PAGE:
If Pope and McCrory have their way, NC’s Racial Justice Act that sought to take racism out of North Carolina’s criminal justice system will be a thing of the past.
This is symptomatic of the Tea Party’s version of libertarianism, in which free speech applies to the uber rich when they buy politicians, but freedom of religion is reduced to “allowing” North Carolinians to choose which Church, spouting the state religion, they will attend. Somehow, the first Amendment that Pope pointed to when defending his “right” to buy the State’s government no longer matters under the Pope/McCrory Administration.
It’s the sort of “libertarianism” that frowns upon assuring civil protections of people who are vulnerable to discrimination in favor of preserving the racists’ ‘freedom’ to be racists.
But wait, there is so much more. North Carolina shows us why the Tea Party is drawn to having inexperienced “fresh faces.” It’s so much easier for Dick Cheney types to pull their strings behind the curtain.
In 2012, Pope served as the co-chair for Pat McCrory’s transition team before he was appointed to be the state’s chief budget writer in McCrory’s Administration. When his appointment as Budget Director was announced, observers of North Carolinian politics knew what lay ahead. McCrory serves as the Public face of his Administration, with Art Pope pulling his strings from behind the scenes.
As the Charlotte Observed noted:
“Many people find it difficult to think dispassionately about Pope because he has become such a polarizing figure – knight of the right to his admirers or a somewhat sinister Daddy-Warbucks-Dick-Cheney-string-puller to his critics.”
But for McCrory, a rookie governor with little Raleigh experience, having Pope at his side during the early months of his administration has been an asset. (my emphasis)
The litany of legislation that Pope and McCrory’s Republicans passed and are currently in the process of passing coincide with the Kochtarian version of freedom, in which corporations are free to do what they want, the rich are free to live as they want, and small government means regulating as many aspects of everyone else’s life as possible.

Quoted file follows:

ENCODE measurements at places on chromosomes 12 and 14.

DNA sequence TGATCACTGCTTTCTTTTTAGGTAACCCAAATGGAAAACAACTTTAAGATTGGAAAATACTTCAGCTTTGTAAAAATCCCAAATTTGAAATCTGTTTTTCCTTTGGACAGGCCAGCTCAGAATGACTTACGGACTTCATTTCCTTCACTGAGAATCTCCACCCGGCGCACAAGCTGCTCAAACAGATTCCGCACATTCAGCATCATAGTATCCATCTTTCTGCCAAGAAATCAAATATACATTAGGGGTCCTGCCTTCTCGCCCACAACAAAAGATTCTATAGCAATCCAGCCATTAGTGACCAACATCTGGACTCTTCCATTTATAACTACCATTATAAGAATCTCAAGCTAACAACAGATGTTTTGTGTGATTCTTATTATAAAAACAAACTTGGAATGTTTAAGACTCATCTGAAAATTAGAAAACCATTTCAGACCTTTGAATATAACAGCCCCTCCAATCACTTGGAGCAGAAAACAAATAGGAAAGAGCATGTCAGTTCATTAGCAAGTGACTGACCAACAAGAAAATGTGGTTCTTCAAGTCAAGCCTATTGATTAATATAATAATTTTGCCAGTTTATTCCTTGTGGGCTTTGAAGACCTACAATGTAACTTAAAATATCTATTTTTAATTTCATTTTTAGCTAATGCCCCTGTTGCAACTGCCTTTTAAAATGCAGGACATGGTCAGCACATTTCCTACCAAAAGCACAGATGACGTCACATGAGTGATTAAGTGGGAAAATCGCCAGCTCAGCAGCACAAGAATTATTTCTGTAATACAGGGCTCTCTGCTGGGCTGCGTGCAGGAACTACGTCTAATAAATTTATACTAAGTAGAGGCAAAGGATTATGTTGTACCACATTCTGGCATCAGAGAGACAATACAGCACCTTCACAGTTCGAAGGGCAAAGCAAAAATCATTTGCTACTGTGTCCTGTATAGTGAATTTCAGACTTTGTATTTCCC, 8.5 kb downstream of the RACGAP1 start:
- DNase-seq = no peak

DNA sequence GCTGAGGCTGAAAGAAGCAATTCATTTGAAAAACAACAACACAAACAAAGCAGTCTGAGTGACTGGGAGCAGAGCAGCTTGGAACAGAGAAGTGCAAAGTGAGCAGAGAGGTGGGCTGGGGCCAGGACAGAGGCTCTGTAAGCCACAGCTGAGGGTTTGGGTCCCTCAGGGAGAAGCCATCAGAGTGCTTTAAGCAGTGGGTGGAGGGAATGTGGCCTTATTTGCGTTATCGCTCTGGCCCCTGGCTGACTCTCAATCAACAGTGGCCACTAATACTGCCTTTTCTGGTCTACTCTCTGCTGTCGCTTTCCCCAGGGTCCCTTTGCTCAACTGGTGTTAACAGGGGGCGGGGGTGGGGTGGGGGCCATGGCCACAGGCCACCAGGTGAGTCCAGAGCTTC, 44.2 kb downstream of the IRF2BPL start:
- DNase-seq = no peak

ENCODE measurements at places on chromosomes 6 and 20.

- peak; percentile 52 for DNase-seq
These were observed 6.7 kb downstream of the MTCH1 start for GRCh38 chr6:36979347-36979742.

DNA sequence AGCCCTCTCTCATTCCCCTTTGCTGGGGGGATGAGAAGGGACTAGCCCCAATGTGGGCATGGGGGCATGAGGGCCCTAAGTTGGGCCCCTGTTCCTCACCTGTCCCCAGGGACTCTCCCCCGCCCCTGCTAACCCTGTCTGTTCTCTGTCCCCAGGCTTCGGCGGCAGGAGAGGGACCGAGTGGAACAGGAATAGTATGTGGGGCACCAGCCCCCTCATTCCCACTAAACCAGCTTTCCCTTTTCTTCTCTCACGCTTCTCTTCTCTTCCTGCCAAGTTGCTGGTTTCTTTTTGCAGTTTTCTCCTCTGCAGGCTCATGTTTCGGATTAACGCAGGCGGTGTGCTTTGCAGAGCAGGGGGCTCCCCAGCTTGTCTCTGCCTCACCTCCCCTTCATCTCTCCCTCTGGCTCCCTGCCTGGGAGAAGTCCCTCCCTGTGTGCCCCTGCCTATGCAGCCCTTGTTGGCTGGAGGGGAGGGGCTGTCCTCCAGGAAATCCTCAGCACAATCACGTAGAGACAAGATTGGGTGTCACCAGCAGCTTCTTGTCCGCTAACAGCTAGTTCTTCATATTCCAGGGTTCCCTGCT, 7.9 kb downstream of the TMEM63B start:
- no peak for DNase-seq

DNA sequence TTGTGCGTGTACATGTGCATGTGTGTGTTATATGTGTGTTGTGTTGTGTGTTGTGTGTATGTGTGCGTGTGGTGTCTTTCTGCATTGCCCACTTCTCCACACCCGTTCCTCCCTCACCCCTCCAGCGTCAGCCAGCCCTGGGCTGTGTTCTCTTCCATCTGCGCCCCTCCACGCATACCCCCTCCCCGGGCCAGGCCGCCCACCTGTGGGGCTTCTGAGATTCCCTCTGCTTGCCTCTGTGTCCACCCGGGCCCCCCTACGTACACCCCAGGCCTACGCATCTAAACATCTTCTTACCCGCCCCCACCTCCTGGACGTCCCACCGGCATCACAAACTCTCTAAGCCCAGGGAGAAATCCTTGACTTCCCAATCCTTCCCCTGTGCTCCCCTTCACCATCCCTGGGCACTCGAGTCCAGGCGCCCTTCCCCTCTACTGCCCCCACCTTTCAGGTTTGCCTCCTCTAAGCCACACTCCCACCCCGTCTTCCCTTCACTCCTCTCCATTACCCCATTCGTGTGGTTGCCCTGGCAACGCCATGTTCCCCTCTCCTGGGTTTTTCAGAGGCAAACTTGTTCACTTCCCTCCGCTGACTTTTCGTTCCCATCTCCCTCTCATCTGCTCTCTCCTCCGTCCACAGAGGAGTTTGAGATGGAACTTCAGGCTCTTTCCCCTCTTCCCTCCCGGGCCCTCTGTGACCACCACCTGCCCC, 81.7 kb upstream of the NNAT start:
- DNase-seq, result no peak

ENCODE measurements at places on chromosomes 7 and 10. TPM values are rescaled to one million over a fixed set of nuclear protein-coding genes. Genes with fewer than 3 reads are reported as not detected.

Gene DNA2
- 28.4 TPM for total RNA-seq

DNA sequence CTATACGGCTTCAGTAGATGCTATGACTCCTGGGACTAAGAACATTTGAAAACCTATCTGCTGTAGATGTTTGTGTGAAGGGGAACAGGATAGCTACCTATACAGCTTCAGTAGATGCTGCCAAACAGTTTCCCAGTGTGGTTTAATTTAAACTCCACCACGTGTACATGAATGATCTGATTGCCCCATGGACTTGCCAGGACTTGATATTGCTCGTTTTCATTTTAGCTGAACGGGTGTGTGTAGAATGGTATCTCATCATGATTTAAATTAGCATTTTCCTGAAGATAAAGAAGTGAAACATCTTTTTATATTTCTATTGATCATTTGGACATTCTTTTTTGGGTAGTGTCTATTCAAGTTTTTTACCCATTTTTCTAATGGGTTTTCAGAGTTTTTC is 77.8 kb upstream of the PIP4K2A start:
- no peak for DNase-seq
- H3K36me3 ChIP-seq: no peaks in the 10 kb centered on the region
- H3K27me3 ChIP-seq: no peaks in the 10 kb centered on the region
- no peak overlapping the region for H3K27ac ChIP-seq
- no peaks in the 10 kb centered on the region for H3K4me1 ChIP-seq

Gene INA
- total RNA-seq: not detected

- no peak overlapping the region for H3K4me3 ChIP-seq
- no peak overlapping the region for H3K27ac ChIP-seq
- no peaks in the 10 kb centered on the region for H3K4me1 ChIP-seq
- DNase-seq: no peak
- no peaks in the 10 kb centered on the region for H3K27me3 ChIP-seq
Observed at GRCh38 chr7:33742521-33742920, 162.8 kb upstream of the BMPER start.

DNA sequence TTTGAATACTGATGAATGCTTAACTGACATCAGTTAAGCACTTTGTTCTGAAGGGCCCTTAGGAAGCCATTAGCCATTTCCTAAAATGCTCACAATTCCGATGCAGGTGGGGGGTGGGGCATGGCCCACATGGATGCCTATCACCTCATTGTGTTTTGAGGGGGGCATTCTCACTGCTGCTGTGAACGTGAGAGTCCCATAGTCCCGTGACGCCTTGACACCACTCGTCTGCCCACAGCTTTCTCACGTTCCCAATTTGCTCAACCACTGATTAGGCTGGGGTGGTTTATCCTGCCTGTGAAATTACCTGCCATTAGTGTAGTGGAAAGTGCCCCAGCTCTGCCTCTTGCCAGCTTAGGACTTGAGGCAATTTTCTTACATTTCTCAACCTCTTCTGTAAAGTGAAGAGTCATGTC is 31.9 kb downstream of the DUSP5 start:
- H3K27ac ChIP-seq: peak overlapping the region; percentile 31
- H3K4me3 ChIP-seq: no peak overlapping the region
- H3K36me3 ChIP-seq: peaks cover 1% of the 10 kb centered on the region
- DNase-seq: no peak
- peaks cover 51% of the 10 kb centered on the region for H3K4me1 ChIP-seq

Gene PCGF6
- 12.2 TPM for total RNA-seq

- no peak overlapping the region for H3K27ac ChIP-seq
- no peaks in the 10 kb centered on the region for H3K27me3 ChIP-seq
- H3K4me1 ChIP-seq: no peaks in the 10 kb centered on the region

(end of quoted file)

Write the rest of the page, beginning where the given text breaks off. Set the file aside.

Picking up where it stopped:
Bill Cook, one of those Republicans who benefitted from an influx of Pope money, introduced North Carolina’s version of voter suppression laws.
Most of the proposed voter suppression legislation is the same boilerplate laws we saw passed by Republicans before the 2012 election. However, the Pope/McCrory voter suppression package has a couple of additional laws that only a Kochtarian can see as an enhancement of liberty. First up is a law to remove the child deduction from parents whose children vote where they go to college instead of in their home town. It has the same effect as a poll tax, even if Pope and McCrory would deny that it is a poll tax.
Of course, Voter Integrity Project of NC which has ties to Art Pope, are salivating over this law. Like good soldiers of the Koch controlled Tea Party, they’re armed with talking points, so they don’t have to worry their little heads by thinking about what they are advocating.
North Carolinians will be hearing about how this law, proposed by one of Art Pope’s puppets, is really just about “equalizing” the vote because college students are such a privileged lot. This message provided courtesy of one of Art Pope’s “grassroots” organizations will appear to be a “grassroots” concern, with Art Pope, once again, pulling the strings. Granted, recognizing why this policy is constitutionally problematic would mean taking a look at the 24th Amendment of the U.S. Constitution which prohibits both Congress and the states from conditioning the right to vote in federal elections on payment of a poll tax or other types of tax. But Pope’s puppets need not worry about it. He does all the thinking, and all they have to do is propose his law and parrot his message. It’s so much more efficient when one person does the thinking and makes all the decisions, you know.